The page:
Spatial analysis of the association of alcohol outlets and alcohol-related pedestrian/bicyclist injuries in New York City
Pedestrian and bicyclist injury is an important public health issue. The retail environment, particularly the presence of alcohol outlets, may contribute the the risk of pedestrian or bicyclist injury, but this association is poorly understood.
This study quantifies the spatial risk of alcohol-related pedestrian injury in New York City at the census tract level over a recent 10-year period using a Bayesian hierarchical spatial regression model with Integrated Nested Laplace approximations. The analysis measures local risk, and estimates the association between the presence of alcohol outlets in a census tract and alcohol-involved pedestrian/bicyclist injury after controlling for social, economic and traffic-related variables.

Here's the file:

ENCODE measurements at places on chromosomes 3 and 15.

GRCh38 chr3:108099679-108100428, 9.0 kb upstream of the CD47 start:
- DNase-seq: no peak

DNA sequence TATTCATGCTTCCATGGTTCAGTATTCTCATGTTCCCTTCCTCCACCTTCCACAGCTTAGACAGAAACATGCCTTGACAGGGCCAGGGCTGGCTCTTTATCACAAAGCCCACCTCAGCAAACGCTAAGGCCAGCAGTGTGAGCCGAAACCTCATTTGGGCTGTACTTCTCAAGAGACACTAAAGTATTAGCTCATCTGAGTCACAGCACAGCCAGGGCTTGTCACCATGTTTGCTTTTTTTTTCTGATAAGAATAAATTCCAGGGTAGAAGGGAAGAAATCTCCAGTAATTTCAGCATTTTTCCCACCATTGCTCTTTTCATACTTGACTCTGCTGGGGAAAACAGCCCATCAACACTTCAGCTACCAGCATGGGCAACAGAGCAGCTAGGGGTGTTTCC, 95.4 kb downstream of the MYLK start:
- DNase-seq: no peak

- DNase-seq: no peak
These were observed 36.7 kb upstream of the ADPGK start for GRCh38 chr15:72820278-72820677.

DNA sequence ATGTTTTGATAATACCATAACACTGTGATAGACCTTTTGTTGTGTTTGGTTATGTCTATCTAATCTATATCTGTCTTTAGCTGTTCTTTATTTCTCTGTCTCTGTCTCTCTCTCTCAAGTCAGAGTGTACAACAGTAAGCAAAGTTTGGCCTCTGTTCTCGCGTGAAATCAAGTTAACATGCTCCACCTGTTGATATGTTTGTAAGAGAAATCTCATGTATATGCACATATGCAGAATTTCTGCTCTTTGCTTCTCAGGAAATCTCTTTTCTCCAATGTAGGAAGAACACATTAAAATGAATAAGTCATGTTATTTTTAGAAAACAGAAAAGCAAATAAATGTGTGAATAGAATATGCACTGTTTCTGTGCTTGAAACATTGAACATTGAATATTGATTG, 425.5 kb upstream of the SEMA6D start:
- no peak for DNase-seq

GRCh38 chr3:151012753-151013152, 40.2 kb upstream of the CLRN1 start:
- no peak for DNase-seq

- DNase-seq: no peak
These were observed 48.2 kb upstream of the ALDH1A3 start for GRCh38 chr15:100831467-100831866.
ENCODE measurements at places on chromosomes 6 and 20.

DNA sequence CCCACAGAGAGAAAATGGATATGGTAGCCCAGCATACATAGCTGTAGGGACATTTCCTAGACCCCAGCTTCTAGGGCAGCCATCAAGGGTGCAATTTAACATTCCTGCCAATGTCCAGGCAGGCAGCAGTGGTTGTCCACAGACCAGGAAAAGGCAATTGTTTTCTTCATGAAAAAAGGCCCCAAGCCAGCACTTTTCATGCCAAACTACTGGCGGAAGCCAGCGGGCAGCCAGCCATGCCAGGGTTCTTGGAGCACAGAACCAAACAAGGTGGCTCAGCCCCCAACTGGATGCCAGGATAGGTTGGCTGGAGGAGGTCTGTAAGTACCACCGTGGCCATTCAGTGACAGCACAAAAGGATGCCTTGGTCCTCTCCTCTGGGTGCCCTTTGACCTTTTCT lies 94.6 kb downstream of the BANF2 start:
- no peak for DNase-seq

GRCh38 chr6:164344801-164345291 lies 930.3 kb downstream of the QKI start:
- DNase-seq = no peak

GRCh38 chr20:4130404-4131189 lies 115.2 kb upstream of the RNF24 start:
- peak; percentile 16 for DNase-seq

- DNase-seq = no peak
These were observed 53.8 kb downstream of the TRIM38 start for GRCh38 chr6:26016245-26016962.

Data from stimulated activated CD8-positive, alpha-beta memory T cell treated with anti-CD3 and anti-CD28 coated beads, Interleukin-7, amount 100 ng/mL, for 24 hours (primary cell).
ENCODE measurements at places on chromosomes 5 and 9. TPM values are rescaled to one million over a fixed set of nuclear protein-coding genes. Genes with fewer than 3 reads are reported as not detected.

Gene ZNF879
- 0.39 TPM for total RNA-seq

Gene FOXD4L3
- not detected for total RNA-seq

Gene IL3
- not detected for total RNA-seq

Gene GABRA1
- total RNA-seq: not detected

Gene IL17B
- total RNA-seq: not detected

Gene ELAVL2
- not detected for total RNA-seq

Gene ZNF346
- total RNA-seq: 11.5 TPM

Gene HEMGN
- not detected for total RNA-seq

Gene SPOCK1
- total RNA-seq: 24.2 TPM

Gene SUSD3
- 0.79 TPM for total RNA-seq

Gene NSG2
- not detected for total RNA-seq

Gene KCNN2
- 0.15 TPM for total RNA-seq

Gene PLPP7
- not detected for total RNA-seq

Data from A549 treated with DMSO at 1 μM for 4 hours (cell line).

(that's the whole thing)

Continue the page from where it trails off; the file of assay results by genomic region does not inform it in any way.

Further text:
Holding all other covariates to zero and adjusting for both random and spatial variation, the presence of at least one alcohol outlet in a census tract increased the risk of a pedestrian or bicyclist being struck by a car by 47 % (IDR = 1.47, 95 % Credible Interval (CrI) 1.13, 1.91).
The presence of one or more alcohol outlets in a census tract in an urban environment increases the risk of bicyclist/pedestrian injury in important and meaningful ways. Identifying areas of increased risk due to alcohol allows the targeting of interventions to prevent and control alcohol-related pedestrian and bicyclist injuries.
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- Injury Epidemiology
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- December 3, 2016